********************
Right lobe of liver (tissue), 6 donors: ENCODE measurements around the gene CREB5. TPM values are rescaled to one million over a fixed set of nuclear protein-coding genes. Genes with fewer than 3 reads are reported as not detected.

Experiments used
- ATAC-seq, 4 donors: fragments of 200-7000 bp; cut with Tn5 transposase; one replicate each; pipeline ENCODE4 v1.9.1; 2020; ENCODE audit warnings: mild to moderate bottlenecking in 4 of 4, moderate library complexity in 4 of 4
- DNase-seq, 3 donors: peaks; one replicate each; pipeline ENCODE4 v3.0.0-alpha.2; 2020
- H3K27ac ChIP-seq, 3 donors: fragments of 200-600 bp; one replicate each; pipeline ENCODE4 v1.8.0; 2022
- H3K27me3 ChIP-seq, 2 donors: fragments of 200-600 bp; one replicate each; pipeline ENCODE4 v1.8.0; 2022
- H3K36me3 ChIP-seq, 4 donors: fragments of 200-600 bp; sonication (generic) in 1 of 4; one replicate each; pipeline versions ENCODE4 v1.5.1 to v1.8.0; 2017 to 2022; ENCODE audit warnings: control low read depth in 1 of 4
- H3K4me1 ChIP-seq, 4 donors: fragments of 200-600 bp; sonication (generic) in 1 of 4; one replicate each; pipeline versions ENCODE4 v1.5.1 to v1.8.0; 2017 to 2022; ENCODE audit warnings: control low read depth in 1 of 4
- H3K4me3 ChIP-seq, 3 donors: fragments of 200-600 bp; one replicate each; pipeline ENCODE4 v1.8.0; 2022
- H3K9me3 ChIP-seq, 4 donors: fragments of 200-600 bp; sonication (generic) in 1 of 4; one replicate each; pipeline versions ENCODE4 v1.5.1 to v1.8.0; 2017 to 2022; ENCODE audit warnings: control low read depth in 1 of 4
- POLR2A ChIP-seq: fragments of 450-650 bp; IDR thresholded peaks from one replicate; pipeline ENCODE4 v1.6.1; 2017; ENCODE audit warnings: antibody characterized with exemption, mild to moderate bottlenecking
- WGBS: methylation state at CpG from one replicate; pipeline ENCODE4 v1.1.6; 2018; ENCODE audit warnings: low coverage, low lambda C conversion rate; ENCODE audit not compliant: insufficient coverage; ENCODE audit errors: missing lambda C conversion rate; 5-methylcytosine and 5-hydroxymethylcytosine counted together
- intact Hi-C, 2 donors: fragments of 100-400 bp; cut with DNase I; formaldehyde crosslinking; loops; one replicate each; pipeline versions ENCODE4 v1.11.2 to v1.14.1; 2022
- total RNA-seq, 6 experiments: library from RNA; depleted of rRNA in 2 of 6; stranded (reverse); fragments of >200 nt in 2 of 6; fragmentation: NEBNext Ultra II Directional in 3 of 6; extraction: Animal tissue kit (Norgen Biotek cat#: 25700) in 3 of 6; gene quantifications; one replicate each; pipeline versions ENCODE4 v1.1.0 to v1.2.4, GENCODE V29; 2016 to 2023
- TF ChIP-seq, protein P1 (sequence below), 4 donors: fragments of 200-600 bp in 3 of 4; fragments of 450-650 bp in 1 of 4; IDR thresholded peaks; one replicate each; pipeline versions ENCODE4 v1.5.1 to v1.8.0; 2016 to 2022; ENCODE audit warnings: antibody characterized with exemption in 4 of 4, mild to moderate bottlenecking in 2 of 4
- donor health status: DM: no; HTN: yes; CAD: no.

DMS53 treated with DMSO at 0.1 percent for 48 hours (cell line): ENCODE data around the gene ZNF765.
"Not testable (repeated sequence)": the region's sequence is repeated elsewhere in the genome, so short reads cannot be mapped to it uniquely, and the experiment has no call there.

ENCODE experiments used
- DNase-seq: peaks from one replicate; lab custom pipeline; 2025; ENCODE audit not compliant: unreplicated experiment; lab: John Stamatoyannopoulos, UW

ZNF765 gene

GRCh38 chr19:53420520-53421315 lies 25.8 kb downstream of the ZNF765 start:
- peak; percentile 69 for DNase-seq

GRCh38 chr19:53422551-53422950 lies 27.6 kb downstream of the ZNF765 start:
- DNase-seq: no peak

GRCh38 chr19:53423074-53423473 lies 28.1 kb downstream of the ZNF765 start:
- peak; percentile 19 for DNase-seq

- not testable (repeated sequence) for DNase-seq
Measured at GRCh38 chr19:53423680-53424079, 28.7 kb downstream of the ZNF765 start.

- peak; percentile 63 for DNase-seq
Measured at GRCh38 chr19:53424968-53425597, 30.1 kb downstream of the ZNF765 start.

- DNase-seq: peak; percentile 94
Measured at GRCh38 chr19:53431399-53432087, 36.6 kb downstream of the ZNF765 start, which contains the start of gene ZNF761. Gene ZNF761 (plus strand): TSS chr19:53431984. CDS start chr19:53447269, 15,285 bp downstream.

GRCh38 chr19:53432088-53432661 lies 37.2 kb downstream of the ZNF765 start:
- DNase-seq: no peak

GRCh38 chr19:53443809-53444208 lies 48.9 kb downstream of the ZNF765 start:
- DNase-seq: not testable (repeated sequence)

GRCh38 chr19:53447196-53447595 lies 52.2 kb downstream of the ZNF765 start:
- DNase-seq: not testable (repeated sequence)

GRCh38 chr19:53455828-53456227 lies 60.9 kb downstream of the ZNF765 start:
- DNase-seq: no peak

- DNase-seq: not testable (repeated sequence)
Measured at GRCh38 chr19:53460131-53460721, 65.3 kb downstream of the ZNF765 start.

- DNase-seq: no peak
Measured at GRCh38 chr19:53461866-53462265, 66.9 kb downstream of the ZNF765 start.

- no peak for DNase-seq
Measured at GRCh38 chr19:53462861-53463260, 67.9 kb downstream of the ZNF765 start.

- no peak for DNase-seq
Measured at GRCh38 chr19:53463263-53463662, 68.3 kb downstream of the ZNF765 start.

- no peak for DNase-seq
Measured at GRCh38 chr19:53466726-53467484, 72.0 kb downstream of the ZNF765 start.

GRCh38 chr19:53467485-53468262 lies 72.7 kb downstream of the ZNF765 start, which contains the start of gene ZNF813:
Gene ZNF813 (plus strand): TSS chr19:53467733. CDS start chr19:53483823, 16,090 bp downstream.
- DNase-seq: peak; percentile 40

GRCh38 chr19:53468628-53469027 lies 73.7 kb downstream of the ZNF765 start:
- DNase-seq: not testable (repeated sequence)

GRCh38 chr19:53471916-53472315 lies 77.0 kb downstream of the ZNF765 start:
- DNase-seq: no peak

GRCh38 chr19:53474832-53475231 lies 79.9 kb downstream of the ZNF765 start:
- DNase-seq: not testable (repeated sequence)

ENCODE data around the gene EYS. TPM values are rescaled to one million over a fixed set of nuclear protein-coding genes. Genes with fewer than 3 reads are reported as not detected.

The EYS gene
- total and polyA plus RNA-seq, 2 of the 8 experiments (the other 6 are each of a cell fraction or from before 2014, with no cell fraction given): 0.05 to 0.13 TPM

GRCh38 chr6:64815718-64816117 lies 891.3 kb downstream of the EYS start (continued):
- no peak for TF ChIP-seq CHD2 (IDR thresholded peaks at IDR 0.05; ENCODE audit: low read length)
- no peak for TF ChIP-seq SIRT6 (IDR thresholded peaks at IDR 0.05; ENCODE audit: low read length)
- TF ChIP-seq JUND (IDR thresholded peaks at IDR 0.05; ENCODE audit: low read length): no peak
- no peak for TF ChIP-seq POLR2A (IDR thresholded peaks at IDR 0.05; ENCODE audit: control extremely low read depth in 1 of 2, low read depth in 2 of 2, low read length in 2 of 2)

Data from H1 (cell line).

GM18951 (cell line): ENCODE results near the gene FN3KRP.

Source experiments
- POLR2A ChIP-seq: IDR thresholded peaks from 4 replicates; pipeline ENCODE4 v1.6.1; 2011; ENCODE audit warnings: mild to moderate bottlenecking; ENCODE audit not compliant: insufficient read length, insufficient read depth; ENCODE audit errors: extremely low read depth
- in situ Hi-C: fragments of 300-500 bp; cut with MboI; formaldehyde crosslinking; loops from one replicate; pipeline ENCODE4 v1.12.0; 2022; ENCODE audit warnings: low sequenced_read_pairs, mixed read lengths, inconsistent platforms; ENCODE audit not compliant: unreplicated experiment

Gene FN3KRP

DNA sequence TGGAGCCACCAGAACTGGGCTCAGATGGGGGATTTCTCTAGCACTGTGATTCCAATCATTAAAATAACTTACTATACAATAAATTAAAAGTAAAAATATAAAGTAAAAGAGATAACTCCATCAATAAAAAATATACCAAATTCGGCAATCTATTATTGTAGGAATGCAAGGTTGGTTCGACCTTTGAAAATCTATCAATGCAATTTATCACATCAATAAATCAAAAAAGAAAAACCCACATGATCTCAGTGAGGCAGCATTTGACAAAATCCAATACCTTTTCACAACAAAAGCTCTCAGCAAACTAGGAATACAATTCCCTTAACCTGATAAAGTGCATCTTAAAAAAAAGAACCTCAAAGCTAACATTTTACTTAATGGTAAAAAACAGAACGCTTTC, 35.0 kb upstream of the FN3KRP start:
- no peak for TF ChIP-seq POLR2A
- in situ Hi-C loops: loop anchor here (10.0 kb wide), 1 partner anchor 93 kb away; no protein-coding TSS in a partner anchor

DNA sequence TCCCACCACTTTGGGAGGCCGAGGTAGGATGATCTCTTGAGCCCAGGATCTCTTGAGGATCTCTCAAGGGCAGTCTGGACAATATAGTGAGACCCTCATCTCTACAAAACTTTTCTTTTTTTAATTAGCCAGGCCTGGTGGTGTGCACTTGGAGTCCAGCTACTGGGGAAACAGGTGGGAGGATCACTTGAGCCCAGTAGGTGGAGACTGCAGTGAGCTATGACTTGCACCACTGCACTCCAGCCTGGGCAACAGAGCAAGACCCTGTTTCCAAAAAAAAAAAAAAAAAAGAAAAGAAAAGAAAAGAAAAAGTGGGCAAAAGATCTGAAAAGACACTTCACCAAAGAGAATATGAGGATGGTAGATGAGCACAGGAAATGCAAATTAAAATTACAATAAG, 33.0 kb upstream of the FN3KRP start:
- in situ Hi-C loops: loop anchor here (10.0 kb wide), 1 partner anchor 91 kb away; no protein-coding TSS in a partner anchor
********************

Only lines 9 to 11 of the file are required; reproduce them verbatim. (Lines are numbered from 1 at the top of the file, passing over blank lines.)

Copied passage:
- H3K4me3 ChIP-seq, 3 donors: fragments of 200-600 bp; one replicate each; pipeline ENCODE4 v1.8.0; 2022
- H3K9me3 ChIP-seq, 4 donors: fragments of 200-600 bp; sonication (generic) in 1 of 4; one replicate each; pipeline versions ENCODE4 v1.5.1 to v1.8.0; 2017 to 2022; ENCODE audit warnings: control low read depth in 1 of 4
- POLR2A ChIP-seq: fragments of 450-650 bp; IDR thresholded peaks from one replicate; pipeline ENCODE4 v1.6.1; 2017; ENCODE audit warnings: antibody characterized with exemption, mild to moderate bottlenecking